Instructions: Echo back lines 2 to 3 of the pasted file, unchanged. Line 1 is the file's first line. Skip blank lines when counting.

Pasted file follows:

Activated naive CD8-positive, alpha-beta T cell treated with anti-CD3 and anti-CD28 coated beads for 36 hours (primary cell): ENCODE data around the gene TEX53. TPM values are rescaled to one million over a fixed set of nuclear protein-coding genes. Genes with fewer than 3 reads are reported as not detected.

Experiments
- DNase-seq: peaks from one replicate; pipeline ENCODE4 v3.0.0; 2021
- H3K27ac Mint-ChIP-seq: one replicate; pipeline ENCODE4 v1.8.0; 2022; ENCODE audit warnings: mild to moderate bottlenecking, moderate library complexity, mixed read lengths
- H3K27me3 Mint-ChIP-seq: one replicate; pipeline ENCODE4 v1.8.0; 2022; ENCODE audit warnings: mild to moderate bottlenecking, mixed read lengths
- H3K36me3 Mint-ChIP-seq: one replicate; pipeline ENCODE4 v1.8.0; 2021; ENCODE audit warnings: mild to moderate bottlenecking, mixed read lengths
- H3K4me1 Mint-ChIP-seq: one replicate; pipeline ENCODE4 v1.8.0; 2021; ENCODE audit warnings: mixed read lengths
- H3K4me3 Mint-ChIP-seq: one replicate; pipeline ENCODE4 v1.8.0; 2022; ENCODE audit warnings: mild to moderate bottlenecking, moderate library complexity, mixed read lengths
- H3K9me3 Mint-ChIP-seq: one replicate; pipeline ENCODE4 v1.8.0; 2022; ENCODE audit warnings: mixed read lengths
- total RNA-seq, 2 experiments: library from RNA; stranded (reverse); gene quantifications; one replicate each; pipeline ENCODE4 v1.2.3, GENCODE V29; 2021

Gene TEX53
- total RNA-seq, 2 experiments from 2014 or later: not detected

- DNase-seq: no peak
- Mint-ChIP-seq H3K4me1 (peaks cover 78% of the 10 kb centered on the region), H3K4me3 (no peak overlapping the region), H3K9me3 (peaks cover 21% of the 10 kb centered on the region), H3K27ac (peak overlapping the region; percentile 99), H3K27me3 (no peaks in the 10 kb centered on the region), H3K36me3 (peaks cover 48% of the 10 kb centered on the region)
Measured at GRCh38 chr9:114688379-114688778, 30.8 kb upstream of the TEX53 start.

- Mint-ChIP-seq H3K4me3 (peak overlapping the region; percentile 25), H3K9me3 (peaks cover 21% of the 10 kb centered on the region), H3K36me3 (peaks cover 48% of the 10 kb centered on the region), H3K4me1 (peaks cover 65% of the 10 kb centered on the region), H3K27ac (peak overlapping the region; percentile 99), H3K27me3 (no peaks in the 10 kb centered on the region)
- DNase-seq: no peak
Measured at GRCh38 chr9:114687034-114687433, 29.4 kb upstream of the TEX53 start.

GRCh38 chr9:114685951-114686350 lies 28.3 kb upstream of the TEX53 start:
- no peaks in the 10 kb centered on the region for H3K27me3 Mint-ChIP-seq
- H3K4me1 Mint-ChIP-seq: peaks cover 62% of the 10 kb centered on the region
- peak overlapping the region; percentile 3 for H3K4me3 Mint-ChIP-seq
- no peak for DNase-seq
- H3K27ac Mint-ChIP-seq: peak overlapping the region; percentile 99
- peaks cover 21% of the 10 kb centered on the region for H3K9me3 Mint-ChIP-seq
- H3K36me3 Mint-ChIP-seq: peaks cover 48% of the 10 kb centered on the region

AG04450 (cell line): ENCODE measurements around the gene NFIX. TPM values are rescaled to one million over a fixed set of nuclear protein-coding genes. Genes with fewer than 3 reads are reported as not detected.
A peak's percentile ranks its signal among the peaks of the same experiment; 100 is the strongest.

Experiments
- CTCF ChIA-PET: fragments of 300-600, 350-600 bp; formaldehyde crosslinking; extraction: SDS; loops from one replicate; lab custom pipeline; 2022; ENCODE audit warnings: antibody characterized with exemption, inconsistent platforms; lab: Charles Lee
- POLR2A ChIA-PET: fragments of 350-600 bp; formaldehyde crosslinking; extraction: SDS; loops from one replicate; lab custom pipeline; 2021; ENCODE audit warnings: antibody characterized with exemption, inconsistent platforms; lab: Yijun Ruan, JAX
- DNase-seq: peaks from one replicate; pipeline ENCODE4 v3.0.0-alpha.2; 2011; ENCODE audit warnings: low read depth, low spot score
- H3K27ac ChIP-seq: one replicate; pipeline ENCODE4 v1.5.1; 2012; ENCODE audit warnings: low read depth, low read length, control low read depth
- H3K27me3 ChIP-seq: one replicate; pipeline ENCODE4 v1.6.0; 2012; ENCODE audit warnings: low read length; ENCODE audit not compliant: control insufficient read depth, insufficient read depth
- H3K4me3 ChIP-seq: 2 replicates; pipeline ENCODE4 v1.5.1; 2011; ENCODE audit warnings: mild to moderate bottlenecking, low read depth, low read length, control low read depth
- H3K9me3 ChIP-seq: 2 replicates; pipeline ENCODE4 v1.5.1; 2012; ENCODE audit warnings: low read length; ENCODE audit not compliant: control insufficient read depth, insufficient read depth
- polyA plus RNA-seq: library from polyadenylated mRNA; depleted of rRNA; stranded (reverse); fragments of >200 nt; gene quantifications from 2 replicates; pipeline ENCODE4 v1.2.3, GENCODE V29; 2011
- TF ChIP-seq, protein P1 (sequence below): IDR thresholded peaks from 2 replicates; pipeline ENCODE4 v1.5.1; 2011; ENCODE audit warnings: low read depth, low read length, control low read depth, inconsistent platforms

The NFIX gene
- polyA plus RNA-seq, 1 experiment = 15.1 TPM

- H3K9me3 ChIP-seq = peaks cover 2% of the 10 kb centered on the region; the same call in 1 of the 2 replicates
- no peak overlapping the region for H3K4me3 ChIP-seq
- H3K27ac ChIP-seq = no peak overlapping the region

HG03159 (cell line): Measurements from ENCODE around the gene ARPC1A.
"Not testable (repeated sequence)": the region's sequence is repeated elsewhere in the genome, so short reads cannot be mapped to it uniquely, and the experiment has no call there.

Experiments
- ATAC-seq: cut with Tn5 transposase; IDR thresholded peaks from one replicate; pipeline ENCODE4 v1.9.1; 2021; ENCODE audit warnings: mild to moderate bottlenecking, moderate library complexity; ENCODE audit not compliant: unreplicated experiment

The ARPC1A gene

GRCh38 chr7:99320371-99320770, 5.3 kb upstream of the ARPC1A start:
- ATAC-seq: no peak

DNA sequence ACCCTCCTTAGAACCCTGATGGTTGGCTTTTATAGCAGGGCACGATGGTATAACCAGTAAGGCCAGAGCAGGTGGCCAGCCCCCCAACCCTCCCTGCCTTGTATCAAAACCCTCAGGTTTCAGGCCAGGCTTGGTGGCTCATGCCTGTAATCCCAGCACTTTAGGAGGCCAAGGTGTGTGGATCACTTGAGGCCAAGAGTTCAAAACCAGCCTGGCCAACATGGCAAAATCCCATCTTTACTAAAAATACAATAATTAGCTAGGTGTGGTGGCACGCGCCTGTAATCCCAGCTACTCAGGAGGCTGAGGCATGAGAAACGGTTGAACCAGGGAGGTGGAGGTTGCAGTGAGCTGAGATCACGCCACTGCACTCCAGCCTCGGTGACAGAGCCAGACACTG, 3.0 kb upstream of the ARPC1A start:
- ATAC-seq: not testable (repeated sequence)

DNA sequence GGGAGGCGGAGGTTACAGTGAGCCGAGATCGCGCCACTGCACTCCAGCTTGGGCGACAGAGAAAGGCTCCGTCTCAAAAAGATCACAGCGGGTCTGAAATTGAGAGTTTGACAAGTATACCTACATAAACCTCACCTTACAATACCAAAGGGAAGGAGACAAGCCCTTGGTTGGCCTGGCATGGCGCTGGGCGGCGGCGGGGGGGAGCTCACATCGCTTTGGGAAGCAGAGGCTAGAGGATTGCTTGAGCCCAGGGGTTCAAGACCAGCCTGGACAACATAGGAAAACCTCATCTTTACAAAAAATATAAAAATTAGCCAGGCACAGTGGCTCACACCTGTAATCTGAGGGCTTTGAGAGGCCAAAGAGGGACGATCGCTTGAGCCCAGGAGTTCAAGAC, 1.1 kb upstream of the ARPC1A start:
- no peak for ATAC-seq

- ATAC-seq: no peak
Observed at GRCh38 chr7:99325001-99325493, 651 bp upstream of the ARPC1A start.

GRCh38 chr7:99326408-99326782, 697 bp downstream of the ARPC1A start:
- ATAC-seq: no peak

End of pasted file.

Experiments
- DNase-seq: peaks from one replicate; pipeline ENCODE4 v3.0.0; 2021